Run time: 1 hour 46 minutes
Director: BJ McDonnell
Writer: Dave Grohl (Story), Jeff Buhler & Rebecca Hughes (Screenplay)
Starring: Dave Grohl, Taylor Hawkins, Rami Jaffee, Chris Shiflett, Pat Smear, Nate Mendel, Jeff Garlin, Leslie Grossman and Jenna Ortega
When I first heard that the Foo Fighters were making a horror movie I knew I HAD to see it. They’ve made some crazy video clips over the years so I knew this was going to be epic and thankfully Australia scored a four-day cinema release this month so we could see Studio 666 in all it’s glory. I even convinced my non-horror friend to come see it by telling her to think of it as a long Foo Fighters video-clip, but during the week I got an email to let me know the movie was rated R which could mean it’s either heavy on the swearing or heavy on the blood and guts and just hoped I wasn’t about to traumatise her too much. I avoided the trailers as much as possible because they tend to give too much away these days.
No horror movie would be complete without an opening kill scene to set the tone of the film. They take us back to Encino, 1993, where we watch as a young woman (played by Jenna Ortega) dragging herself across the floor, her thigh-bone sticking out of her leg, a man behind her with a hammer ready to strike and what’s left of some guys face on the other side of the room. Straight up we know this movie is going to be gory!
The plot is quite simple: The Foo Fighters are about to record their tenth album and it needs to bring something new to the table. They don’t want to use the music studios around town because they all sound the same so they’re sent to check out a house in Encino where Dave decides the acoustics are the sound of their next album. While he claps we get flashes of demonic faces and the rest of the band stand there not seeming to hear anything special. Dave later gets the guys together to listen to some riffs he’s working on when one of them points out he’s playing ‘All My Life‘. Next he’s playing ‘Everlong‘. Suddenly, Dave realises all his best songs are already written and his career is over. One night while watching YouTube videos to get over his writer’s block, he goes looking in the basement and finds a dead animal gutted and hanging up on the wall and a recording from the band Dream Widow who stayed there previously. After headbanging to the intro where the song suddenly stops, Dave is possessed by evil spirits that need him to finish writing the song.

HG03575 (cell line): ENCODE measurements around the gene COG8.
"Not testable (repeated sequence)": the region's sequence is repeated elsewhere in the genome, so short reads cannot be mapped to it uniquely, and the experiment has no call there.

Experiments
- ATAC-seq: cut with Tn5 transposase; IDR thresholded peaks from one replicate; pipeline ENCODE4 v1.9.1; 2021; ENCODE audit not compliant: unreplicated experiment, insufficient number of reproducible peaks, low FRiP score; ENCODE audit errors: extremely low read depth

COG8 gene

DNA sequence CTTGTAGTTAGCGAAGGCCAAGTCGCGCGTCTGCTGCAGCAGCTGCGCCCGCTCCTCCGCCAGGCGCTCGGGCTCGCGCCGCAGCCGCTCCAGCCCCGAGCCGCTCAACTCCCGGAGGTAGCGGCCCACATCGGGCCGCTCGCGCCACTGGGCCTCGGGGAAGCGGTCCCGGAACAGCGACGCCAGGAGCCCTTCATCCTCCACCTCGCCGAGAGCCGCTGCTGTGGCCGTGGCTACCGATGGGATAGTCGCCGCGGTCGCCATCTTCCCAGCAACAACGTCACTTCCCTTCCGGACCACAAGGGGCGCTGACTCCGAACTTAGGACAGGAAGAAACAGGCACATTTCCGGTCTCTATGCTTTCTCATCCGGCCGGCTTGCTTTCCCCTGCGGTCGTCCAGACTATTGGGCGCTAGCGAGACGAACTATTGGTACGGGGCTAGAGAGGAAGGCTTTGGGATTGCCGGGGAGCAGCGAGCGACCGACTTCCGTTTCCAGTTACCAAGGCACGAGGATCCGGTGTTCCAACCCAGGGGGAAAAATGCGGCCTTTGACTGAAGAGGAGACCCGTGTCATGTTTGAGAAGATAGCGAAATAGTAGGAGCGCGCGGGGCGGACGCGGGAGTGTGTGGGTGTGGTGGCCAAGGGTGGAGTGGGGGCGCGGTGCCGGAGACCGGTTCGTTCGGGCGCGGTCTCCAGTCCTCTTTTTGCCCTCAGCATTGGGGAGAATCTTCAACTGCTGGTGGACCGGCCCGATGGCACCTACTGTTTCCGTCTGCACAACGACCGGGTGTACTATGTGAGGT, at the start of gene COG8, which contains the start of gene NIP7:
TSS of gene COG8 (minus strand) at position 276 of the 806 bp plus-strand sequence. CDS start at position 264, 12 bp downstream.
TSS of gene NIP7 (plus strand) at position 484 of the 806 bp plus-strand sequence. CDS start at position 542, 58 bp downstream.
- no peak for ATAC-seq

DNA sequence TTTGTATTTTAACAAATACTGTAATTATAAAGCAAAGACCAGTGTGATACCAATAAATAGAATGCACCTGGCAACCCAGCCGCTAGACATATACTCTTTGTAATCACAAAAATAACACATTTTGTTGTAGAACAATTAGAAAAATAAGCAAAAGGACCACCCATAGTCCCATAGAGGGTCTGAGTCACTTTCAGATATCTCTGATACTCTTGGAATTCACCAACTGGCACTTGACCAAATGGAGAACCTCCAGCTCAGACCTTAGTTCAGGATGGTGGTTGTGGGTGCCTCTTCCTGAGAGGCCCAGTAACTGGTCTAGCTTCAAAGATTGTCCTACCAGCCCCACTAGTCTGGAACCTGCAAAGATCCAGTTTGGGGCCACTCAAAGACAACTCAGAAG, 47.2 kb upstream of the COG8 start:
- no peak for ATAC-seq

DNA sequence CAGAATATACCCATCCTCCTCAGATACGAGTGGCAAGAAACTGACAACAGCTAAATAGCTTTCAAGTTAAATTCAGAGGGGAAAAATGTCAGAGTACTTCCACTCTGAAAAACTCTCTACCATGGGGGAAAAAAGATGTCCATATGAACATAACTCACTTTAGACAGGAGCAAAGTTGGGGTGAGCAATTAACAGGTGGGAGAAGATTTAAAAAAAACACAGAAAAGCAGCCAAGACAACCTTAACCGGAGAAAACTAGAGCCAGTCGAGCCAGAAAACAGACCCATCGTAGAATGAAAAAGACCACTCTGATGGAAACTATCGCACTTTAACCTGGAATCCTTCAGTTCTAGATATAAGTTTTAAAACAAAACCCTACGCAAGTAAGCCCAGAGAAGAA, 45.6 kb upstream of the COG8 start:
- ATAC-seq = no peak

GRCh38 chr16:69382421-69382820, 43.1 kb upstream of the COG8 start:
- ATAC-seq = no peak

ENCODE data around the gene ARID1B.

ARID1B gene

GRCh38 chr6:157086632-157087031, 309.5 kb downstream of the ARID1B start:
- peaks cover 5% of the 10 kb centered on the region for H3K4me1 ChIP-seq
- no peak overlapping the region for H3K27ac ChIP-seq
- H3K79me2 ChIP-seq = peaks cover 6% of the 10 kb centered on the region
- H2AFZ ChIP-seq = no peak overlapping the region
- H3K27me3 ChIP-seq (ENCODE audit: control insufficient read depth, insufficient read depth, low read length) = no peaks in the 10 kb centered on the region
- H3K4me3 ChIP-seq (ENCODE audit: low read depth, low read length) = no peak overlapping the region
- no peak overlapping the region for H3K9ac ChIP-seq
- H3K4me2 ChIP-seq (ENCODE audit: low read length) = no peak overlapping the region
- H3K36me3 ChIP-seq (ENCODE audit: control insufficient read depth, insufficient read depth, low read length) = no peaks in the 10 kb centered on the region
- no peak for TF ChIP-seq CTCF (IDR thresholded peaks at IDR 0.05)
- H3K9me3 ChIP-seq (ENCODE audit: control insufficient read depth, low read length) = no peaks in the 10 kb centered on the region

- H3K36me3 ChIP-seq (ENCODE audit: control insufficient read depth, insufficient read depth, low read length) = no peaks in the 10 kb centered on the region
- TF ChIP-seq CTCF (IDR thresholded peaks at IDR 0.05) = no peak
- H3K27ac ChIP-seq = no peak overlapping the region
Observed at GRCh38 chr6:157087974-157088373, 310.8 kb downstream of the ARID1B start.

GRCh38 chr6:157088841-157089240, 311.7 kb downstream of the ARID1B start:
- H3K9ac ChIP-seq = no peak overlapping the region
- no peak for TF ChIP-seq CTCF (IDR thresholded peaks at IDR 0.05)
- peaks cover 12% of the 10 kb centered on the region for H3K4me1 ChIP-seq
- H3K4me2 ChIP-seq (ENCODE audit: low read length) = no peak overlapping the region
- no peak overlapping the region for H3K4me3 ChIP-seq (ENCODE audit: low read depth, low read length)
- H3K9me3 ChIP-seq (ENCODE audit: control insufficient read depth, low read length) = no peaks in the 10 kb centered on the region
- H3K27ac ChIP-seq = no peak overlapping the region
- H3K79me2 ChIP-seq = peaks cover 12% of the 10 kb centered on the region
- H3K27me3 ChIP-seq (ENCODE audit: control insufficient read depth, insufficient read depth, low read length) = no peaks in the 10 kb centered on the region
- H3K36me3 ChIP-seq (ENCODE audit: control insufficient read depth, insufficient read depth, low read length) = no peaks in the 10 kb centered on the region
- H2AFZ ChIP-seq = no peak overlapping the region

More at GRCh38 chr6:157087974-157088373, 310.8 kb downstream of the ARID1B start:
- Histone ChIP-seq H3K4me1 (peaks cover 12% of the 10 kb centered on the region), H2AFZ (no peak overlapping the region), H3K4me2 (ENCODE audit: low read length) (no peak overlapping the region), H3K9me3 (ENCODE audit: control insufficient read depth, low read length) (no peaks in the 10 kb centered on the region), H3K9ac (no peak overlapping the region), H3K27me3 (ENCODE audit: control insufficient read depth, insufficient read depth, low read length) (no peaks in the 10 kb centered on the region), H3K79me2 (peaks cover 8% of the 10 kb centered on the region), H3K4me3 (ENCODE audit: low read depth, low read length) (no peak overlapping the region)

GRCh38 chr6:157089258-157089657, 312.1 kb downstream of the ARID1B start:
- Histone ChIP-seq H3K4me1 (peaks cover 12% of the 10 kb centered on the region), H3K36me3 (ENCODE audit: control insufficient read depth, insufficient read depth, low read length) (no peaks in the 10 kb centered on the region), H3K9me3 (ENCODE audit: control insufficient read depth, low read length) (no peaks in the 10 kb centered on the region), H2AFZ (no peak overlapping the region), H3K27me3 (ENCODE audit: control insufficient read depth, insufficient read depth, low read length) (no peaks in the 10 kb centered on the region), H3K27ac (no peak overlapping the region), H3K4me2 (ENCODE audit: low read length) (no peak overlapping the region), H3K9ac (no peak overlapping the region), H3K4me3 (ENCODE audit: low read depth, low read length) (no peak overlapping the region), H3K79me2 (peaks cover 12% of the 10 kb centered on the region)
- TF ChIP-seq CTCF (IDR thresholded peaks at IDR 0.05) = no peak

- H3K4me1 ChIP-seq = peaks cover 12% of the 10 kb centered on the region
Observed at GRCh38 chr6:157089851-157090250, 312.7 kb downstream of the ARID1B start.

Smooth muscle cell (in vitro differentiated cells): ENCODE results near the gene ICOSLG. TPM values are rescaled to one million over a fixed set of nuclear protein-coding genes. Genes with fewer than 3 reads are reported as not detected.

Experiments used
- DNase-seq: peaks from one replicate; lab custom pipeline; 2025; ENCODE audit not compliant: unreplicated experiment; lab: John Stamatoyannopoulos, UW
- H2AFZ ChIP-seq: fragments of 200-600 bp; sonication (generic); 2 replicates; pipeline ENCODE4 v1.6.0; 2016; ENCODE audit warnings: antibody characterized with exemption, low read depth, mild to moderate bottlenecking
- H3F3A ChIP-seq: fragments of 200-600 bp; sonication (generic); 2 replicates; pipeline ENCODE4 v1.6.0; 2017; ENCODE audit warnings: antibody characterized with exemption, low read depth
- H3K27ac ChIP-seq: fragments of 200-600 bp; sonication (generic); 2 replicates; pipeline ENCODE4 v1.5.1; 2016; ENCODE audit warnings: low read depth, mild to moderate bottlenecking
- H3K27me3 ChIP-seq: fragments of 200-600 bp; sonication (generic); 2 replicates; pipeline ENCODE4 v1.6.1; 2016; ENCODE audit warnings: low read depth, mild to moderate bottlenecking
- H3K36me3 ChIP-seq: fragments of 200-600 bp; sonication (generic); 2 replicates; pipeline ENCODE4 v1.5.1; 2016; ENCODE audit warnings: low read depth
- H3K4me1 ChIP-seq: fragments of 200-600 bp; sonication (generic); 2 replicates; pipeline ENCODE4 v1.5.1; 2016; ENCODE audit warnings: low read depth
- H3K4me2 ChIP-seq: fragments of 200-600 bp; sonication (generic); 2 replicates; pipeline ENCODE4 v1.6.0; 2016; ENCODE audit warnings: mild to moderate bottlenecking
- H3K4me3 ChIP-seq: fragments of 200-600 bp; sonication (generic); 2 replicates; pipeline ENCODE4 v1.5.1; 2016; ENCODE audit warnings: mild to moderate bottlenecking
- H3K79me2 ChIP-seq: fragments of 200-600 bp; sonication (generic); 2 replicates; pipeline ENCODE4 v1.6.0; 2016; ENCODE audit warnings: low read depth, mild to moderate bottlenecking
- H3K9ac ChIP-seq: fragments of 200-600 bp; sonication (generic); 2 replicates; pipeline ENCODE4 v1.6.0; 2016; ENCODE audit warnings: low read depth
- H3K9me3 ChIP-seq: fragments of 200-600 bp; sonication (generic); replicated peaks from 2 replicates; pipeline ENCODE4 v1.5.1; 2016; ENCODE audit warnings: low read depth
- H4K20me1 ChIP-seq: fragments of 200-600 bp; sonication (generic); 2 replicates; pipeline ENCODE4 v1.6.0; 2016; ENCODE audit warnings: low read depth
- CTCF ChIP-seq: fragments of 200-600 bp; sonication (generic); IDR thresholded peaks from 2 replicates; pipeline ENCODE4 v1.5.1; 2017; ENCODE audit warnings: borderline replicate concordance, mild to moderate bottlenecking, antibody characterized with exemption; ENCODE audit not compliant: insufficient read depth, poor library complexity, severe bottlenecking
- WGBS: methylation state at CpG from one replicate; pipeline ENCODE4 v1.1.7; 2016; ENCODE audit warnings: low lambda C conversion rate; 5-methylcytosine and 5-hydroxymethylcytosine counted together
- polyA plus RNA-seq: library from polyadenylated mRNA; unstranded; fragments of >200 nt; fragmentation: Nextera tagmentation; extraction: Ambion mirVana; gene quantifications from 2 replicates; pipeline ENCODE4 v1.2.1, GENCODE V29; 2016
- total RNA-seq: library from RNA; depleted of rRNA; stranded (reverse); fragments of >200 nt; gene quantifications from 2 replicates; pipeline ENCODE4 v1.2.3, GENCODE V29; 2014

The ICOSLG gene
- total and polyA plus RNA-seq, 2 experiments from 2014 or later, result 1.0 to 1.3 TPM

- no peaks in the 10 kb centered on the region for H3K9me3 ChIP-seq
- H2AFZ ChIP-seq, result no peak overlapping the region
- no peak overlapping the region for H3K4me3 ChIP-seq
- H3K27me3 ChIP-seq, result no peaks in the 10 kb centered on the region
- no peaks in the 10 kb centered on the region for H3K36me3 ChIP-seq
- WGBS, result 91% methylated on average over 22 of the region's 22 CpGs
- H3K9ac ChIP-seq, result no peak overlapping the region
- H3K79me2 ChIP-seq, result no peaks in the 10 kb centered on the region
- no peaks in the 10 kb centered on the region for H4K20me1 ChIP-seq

Watching this gave me flashbacks to horror movies in the 80’s; proper 80’s – not this Stranger Things crap everyone keeps regurgitating. The 80’s gave us movies like Trick Or Treat and Black Roses: movies with heavy metal, rock and roll bands and demonic curses. We had movies with creepy scores, deep demonic voices, questionable acting, the weird townie and special effects makeup that had you growing up wondering if heads really could explode that easily. Studio 666 gives us not so subtle hints of The Evil Dead and a nod to The Exorcist thrown in. We even get a cameo from 80’s icon Lionel Ritchie! The film has some big names in horror behind the scenes too: we have Tony Gardner (Seed Of Chucky/Freaks Of Nature/Army Of Darkness) in the makeup department and horror legend John Carpenter wrote the theme music.
This movie delivers gallons of blood, projectile vomiting, cannibalism and between the kill scenes and the non-stop bitching between band members you’ll be laughing from start to finish. Afterwards, I asked my friend her thoughts and she was impressed with the chainsaw sex scene – I have to admit I was too. The only thing that could have made this film better was a Jack Black cameo.
Are you a diehard Foo Fighters fan? Hopefully you managed to get tickets to their ONLY Aussie show this week (read about it here).
Review by Kim Anderson (@kimshootsthings)
Find Studio 666 showtimes at your local cinema here
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